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Do Not Be Afraid: EU Head Says Continent Must Welcome Refugees

European Commission President Jean-Claude Juncker has outlined a plan for the compulsory distribution of 160,000 refugees across EU member states, calling on the continent to remember its history.
Imagen por Patrick Seeger/EPA

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"Europe today… represents a place of hope. This is something to be proud of and not something to fear." In a passionate 80-minute speech on Wednesday, European Commission President Jean-Claude Juncker urged countries across the continent to remember its history and humanity, laying out an emergency plan for the compulsory distribution of 160,000 refugees.


As chaotic scenes continued on Hungary's border with Serbia, Juncker said Europeans should not be afraid but should welcome refugees. Europe was a continent where almost everyone had been a refugee at some time or another, he said, and it was rich enough to cope with a challenge far smaller than the one facing Syria's neighbors — Turkey, Jordan, and Lebanon.

"The Europe I want to live in is illustrated by those who want to help," he added, denouncing calls to discriminate among refugees according to religion. "Europe has made make the mistake in the past of distinguishing between Jews, Christians, Muslims. There is no religion, no belief, no philosophy when it comes to refugees."

A #migrant is stopped by Hungarian police officers as he tries to escape on a field, #Roszke REUTERS/@markodjurica

— Reuters Paris Pix (@ReutersParisPix) September 8, 2015

The former Luxembourg prime minister, whose proposals face opposition from several governments whose interior ministers will meet on Monday, outlined the system by which 160,000 migrants currently in Italy, Greece, Hungary, who are in clear need of international protection, would be divided up between 28 European Union (EU) member states.

The number each country would receive would be calculated according to a formula using objective and quantifiable criteria: 40 percent of the size of the population, 40 percent of GDP, 10 percent of the average number of past asylum applications, and 10 percent of the unemployment rate.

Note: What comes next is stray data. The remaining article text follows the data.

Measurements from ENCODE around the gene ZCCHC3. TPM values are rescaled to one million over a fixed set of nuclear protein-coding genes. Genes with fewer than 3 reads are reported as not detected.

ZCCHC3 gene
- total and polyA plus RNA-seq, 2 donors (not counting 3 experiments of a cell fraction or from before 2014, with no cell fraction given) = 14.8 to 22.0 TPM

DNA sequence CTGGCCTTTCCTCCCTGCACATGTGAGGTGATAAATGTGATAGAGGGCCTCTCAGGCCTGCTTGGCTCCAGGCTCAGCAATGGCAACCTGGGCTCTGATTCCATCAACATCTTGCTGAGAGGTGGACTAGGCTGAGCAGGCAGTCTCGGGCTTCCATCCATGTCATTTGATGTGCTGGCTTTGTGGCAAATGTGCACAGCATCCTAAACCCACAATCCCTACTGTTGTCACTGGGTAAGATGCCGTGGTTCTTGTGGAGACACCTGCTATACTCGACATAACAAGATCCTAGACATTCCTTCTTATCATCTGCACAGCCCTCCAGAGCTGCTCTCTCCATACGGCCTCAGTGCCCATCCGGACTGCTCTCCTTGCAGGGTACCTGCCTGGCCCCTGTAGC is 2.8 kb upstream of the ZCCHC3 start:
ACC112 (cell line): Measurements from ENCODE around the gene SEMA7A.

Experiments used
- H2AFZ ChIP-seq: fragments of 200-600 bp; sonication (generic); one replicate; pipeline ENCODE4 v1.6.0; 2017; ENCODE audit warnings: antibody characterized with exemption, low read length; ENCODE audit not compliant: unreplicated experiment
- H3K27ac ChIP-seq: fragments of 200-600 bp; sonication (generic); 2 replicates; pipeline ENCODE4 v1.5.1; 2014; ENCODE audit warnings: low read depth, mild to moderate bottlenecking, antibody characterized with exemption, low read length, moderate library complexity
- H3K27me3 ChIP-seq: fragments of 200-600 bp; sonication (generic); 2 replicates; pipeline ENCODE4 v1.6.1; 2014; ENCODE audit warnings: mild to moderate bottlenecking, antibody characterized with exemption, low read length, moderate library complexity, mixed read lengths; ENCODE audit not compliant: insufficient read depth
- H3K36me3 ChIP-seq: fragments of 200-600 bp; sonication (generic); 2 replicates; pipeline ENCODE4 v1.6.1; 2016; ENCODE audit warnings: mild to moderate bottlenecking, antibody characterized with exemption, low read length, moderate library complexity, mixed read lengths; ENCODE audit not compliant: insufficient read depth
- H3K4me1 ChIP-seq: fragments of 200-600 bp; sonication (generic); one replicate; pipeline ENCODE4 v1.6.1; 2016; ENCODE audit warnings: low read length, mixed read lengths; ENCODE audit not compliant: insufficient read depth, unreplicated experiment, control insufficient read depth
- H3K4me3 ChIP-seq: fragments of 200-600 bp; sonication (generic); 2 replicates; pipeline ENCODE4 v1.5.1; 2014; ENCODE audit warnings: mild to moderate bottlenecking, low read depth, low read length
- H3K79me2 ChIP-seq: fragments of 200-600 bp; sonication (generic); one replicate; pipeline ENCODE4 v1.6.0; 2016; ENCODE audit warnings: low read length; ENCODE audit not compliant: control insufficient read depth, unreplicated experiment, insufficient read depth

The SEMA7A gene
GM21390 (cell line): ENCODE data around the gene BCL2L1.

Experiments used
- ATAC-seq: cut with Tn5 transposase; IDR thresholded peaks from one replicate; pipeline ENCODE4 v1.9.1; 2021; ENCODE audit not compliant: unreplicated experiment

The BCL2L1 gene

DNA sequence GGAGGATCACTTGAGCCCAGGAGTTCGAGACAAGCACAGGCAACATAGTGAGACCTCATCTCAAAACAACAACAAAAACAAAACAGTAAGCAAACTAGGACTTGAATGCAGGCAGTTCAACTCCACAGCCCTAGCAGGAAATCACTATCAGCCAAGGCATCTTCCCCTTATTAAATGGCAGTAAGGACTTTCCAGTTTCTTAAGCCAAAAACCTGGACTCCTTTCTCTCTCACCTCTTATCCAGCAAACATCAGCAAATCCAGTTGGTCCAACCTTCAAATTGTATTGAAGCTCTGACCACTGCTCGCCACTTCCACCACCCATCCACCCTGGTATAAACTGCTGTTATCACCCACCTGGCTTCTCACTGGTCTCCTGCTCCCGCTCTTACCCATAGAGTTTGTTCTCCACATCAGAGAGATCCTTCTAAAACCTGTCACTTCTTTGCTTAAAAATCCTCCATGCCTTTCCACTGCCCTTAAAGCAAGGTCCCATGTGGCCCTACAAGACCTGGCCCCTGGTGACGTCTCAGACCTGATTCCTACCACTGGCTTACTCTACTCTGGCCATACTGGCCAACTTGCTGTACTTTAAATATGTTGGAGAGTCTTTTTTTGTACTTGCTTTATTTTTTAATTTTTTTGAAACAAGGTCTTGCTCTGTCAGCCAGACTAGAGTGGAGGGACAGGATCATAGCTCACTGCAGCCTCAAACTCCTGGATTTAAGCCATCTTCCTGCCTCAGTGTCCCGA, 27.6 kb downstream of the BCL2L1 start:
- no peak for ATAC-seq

Related: 'We Want Go!': Desperation and Anxiety Plague Refugees Moving Through Hungary

As well as offering better protection for refugees, the EU executive would also improve its frontier defenses and deport more illegal migrants, he said, pledging to improve the management of the bloc's external frontiers, bolster its Frontex border agency and take "steps toward the creation of European coastguard and border guard systems."

He also proposed a "more effective approach to return" — addressing complaints that too many people not entitled to asylum enter the EU illegally and remain there often despite legal proceedings that conclude they should return home.

Listing the migration crisis top among a written list of priorities, before the economy, Ukraine, climate change and a looming vote on Britain's membership of the bloc, he said it was caused by "war, terror and instability in our neighborhood."

Juncker acknowledged the European Union was in a bad state, saying "it is lacking Europe and it is lacking Union".

Our #EU is not in a good state. There is not enough Europe in this Union. There is not enough Union in this Union — Jean-Claude Juncker (@JunckerEU)September 9, 2015

He confirmed plans for a common list of "safe countries of origins" whose citizens would be subject to fast-track deportations if they breached EU immigration laws, and urged member states to allow refugees to work from day one while their asylum applications are processed.


Juncker called for efforts to strengthen the EU's common asylum system and a scheduled review of the so-called Dublin system, which stipulates that people may request asylum only in the state where they first enter the EU, straining resources in frontline countries in the south and east.

Related: Through Hell and Hungary: Riding the Rails With Refugees in Budapest

Answering criticism from refugee and migration agencies, he said the EU would "develop safe legal avenues for those in need of protection" — reducing the temptation to risk dangerous sea crossings and smuggling networks — as well as a permanent scheme to resettle refugees from other regions and better protection for refugees living in countries neighboring Europe.

The detailed proposals may provoke new wrangling among EU states and between country leaders and the EU executive.

Former communist central European states vehemently oppose any mandatory distribution of refugees. Juncker reminded them pointedly that refugees fleeing Soviet repression in their countries had been welcomed in large numbers in Western Europe.

And he took a dig at Hungary's building of a frontier fence by saying desperate families fleeing Syria would cross any barrier and brave many dangers to escape their homeland.

Britain has been critical of the EU approach but is exempt from the bloc's asylum policies and will not take part, although Prime Minister David Cameron said this week it would accept up to 20,000 Syrian refugees over five years — a proposal fiercely criticized by opposition parties and human rights organizations who pointed out it amounted to just 12 refugees per day over the course of the current parliament.

Spain, which had complained its likely quota was too high, said on Tuesday it was ready to take what the European Union allocated to it.

Related: Some 10,000 Icelanders Are Offering to Relocate and House Syrian Refugees